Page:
I agree, however I don’t think i was being negative, realistic is a better word. The fact is, he does not know this engine very well, does not know blueprint, brand new to game development, yet wants to create a massive open world, online multiplayer game with deep mechanics by himself. I’ve been watching projects and hanging out in forums on various dev sites over the past 12 years and the reality is, things like this very very very rarely turn out.
I wasn’t saying all that stuff to be mean, I just dont want to see someone go down that long frustrating path that I did, I know how it is when you start out with game design, your excited to learn and create something, but you lose interest and motivation quickly, which is why in the beginning people do small stuff, not only to learn but to actually complete something. When you see those completed mini projects, it gives you motivation and confidence to do larger and larger things. I did the exact same thing your doing now when i started, and i’ve been doing it for 12 years, which is why I dont have a single game completed. However i’ve finally learned my lesson after House of Demons and am focusing on smaller projects.
But here is my advice to you:
I would suggest learning the engine a bit more, just mess around with it and get to know it, learn where everything is, where all the tools and things are, that way when you need something, you don’t have to look up where to find stuff all the time. After that, learn blueprint, it is a pretty nice system, however I would be careful with it, blueprints tend to get laggy when there are a lLOT of them, so for really intense stuff, C++ is better, not sure if you know it or not but its not too difficult.
Do whatever you can do in the engine, can you build levels? do Blueprint? Animate? Texture? Model? Concept art? Whatever you can do, do it, and do as much as you can before making a recruitment post, because when you have some stuff to show, it gets people a lot more interested when they can see that you actually have something.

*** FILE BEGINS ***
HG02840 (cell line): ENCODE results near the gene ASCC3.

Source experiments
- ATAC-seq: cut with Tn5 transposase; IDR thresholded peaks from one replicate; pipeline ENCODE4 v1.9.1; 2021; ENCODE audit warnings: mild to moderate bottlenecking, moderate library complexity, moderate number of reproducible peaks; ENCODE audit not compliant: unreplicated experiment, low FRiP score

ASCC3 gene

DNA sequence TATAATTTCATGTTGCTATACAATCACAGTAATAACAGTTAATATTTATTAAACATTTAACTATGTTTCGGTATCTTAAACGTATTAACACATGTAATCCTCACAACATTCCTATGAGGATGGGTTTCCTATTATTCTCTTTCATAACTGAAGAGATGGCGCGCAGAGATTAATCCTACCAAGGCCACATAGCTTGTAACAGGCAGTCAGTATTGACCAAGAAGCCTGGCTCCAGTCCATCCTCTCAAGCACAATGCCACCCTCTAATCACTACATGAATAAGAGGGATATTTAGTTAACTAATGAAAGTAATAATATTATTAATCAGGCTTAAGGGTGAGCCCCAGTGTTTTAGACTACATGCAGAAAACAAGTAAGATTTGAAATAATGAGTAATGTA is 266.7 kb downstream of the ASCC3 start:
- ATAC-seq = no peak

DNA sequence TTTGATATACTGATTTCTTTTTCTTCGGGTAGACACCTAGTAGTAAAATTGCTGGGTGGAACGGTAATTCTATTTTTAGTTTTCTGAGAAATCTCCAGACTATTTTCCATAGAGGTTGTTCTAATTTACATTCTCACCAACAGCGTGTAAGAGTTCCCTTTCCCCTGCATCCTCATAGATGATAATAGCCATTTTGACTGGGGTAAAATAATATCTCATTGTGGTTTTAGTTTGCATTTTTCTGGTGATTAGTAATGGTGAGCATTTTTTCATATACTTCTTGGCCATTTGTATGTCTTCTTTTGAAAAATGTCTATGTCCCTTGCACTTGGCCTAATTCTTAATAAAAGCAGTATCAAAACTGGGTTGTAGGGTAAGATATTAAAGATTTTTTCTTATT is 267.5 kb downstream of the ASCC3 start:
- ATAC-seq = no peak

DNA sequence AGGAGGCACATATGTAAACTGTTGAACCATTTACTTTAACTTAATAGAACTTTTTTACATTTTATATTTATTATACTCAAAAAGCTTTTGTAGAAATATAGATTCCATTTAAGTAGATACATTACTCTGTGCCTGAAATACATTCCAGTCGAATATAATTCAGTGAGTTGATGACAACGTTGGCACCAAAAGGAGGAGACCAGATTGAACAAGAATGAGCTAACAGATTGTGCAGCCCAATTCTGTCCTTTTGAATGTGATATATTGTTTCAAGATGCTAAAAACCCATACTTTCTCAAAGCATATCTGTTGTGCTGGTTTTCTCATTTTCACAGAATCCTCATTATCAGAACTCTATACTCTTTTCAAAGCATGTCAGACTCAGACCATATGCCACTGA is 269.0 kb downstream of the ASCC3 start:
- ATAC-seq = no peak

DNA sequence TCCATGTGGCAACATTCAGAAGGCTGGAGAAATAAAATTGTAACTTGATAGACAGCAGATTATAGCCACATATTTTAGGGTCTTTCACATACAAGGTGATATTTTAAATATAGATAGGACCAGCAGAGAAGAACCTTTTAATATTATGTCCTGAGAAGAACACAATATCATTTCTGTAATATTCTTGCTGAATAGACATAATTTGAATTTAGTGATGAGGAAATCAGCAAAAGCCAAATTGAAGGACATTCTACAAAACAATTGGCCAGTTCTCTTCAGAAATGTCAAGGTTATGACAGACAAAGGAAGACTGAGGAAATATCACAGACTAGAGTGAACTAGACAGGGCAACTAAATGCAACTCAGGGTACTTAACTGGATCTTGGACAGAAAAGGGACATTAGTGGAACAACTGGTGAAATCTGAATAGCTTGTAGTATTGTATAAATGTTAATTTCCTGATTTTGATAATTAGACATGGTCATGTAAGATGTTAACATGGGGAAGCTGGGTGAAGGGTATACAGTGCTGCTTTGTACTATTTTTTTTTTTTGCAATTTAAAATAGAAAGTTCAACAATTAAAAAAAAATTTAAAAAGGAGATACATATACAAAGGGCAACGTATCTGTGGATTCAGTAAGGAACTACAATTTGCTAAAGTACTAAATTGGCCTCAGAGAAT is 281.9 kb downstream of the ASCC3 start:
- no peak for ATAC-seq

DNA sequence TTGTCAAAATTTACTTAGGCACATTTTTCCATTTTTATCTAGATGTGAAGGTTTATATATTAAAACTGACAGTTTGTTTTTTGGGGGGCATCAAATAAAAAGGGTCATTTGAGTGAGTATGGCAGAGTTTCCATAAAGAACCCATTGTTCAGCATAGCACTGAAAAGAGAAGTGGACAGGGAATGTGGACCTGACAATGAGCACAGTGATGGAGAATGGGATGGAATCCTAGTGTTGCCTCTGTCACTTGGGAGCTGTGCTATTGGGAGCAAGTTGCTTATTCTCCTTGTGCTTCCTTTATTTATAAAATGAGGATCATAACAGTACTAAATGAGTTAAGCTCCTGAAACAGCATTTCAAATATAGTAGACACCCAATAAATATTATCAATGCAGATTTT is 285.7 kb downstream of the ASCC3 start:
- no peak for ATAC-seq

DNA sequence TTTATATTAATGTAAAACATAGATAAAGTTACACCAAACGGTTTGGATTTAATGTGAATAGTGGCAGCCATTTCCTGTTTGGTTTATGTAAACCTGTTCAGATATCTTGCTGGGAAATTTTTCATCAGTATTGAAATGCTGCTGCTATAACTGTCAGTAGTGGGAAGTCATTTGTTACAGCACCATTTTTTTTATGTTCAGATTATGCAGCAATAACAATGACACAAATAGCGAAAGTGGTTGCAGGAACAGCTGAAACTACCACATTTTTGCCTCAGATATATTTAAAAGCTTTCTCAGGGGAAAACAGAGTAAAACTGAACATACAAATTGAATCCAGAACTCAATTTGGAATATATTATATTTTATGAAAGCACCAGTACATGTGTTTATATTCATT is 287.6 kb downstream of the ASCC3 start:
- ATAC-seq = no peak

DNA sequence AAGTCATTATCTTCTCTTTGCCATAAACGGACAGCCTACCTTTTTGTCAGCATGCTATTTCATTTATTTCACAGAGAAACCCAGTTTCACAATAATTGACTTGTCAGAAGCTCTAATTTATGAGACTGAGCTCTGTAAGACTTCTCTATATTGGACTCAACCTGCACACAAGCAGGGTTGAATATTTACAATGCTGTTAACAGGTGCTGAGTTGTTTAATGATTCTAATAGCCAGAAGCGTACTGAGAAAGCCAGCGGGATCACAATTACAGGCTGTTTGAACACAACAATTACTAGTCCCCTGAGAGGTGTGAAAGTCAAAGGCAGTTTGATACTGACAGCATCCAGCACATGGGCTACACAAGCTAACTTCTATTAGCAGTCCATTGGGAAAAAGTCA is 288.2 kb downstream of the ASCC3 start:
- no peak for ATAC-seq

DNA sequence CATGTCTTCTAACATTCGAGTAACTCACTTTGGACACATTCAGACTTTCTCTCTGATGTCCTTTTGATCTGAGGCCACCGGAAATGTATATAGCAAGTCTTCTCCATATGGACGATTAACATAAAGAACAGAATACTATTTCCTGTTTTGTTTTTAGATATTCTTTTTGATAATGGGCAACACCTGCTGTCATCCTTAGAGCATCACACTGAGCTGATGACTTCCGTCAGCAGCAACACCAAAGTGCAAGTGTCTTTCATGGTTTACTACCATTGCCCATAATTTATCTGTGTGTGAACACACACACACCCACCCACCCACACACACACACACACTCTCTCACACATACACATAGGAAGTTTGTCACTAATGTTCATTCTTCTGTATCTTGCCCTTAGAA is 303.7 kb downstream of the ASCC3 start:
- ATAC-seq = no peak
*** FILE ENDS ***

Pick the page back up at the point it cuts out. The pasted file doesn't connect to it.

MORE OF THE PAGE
For the open world, I would suggest using height-maps, they are a bit of a pain in the *** to get working correctly, but they’re worth it in the long run. They look far better than hand painted landscapes. If done right, you can make your terrain look really really realistic. World Machine is a good tool for that, but it’s a bit pricey, and has a bit of a learning curve in itself. So you may want to put in your advertisement that you are looking for someone who is good with height-maps and has WM already, that way you don’t have to spend extra time learning it and you don’t have to buy it. However for the prototyping phase, you can just hand create a landscape, not many people will really care what it looks like in the prototyping phase, they’ll understand.
World Machine: Purchase World Machine
As for prototyping, this phase you shouldn’t worry about how the game looks, just focus on mechanics, and worry about visuals later.
There are a bunch of free model sites out there that you can get placeholder models from. Ones like Blend Swap, Turbo Squid and some others. You can also get models from the marketplace, but theres not much free stuff on there. Textures.com has a lot of good textures. You can get them for free, but you have a limit of 15 points a day, some cost 1 point and some cost 3 or more, or you can pay and get as many as you like, but it is a good site among others out there for textures.
Blend Swap: http://www.blendswap.com/
Turbo Squid: http://www.turbosquid.com/